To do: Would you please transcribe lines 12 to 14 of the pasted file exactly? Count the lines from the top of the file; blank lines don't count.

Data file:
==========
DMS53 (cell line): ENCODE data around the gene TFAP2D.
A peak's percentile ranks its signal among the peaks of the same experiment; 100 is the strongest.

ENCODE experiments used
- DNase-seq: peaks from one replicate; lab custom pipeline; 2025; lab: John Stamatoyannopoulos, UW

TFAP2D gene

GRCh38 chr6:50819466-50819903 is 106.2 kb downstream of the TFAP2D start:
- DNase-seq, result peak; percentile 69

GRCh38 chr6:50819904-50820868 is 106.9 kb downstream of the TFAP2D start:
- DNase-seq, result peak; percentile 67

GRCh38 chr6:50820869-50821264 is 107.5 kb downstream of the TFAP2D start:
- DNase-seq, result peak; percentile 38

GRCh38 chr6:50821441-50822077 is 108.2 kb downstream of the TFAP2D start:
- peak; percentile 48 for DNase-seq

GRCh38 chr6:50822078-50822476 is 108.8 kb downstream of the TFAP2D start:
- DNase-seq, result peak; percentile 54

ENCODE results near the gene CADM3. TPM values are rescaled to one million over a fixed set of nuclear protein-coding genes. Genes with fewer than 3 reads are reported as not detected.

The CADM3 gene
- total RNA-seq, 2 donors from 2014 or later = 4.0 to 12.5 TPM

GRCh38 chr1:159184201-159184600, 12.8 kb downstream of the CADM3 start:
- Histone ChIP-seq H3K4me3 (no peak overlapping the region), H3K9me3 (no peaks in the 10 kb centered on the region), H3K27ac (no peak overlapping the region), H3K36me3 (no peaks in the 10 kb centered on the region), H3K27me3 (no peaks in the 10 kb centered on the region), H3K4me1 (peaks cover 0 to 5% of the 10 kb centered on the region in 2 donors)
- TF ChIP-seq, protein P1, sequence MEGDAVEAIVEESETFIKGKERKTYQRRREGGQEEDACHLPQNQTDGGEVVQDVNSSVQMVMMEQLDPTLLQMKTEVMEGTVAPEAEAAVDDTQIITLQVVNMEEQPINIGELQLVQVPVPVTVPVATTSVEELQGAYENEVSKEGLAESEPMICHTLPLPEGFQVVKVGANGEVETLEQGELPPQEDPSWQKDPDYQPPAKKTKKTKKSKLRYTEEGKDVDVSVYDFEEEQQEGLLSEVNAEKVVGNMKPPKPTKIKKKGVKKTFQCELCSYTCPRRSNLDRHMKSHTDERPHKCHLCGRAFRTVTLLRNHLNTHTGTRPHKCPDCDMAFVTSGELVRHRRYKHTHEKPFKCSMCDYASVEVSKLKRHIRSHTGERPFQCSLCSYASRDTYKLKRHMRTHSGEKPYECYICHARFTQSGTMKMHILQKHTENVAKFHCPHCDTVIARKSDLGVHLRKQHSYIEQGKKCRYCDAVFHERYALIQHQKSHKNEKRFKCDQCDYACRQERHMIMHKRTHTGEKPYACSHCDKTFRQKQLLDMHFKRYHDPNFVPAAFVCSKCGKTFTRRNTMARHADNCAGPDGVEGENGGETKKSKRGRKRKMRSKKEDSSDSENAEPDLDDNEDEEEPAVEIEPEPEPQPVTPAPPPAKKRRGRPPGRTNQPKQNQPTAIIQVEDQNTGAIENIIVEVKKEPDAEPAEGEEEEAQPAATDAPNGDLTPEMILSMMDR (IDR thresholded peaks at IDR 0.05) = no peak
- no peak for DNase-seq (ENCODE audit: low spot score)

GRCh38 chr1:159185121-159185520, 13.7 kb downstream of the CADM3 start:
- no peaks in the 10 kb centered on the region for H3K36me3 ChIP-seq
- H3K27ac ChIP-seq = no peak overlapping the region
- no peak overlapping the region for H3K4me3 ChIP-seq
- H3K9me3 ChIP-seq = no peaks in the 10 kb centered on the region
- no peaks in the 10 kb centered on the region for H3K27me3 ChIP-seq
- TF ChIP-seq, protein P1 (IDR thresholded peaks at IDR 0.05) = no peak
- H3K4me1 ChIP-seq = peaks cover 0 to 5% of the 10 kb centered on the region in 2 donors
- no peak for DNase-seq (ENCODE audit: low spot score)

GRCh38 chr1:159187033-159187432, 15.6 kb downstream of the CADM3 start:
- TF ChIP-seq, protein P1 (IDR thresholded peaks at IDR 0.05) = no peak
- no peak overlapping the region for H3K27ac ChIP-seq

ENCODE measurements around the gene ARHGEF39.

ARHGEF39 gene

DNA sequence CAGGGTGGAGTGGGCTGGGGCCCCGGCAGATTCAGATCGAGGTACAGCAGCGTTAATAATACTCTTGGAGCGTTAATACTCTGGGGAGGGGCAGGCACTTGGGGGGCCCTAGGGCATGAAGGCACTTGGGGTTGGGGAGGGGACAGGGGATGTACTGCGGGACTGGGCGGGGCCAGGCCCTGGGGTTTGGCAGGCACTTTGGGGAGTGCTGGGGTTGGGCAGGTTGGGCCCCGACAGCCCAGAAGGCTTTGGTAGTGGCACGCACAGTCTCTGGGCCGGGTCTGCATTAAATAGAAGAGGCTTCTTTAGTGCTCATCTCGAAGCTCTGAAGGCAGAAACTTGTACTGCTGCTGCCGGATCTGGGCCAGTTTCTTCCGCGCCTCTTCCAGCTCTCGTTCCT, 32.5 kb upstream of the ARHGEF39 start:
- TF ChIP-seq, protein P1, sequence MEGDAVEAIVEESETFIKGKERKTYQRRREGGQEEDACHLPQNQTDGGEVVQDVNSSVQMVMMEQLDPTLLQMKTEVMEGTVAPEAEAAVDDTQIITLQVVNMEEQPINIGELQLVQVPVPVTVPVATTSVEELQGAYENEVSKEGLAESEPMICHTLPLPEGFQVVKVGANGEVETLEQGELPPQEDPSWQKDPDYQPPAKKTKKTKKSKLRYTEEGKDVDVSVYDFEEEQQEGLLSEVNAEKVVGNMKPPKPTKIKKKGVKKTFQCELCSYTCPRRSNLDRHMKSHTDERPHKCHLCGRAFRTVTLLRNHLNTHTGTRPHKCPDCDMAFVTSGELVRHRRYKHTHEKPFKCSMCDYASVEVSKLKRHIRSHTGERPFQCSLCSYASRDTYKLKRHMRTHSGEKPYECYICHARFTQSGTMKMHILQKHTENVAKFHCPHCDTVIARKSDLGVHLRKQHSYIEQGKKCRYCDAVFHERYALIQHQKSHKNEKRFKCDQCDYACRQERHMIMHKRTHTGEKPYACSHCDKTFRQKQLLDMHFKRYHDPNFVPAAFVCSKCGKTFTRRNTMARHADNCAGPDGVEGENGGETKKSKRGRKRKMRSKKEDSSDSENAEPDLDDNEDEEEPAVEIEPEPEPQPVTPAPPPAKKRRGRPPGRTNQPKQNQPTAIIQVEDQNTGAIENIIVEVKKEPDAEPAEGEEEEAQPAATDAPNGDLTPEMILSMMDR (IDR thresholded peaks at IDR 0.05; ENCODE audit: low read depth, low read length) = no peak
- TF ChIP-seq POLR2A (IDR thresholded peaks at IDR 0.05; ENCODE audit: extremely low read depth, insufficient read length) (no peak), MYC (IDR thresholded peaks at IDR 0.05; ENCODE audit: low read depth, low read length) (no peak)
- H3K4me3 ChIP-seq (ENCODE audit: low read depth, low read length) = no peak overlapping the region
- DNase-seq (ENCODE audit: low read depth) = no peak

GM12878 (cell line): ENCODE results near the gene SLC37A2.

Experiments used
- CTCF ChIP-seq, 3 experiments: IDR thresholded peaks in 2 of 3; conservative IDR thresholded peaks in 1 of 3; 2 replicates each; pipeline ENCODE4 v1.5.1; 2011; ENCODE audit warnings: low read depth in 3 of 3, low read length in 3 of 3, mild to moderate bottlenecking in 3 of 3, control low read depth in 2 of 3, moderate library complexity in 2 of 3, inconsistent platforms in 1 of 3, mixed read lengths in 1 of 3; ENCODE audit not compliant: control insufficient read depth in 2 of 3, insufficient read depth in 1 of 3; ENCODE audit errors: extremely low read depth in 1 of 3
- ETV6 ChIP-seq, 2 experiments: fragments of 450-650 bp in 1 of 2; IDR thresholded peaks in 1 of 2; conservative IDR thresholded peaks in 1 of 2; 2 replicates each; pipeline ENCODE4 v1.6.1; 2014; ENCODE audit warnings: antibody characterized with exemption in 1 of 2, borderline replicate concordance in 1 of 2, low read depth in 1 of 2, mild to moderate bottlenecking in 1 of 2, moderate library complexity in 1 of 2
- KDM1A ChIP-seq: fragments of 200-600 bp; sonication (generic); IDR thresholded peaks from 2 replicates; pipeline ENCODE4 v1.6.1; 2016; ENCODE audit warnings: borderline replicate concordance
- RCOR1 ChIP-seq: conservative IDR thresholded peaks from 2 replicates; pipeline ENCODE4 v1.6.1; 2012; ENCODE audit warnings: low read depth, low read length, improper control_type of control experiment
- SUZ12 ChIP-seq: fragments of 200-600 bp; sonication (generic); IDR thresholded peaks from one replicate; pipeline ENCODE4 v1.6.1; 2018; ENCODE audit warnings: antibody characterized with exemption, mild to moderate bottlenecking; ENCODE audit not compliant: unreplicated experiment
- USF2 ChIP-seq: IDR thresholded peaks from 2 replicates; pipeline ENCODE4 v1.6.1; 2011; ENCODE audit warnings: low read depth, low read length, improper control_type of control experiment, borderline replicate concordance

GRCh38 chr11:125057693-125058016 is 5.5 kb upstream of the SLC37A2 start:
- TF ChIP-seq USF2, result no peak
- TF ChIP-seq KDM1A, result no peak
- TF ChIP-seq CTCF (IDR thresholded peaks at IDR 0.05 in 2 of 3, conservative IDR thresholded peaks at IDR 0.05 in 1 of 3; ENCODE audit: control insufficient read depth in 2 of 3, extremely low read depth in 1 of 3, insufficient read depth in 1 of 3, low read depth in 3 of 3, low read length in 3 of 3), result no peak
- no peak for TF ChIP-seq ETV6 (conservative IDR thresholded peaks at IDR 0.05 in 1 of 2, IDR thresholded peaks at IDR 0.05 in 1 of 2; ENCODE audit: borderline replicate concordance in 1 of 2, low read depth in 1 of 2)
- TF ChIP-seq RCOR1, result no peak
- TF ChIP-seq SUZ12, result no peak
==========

GRCh38 chr6:50821441-50822077 is 108.2 kb downstream of the TFAP2D start:
- peak; percentile 48 for DNase-seq

GRCh38 chr6:50822078-50822476 is 108.8 kb downstream of the TFAP2D start: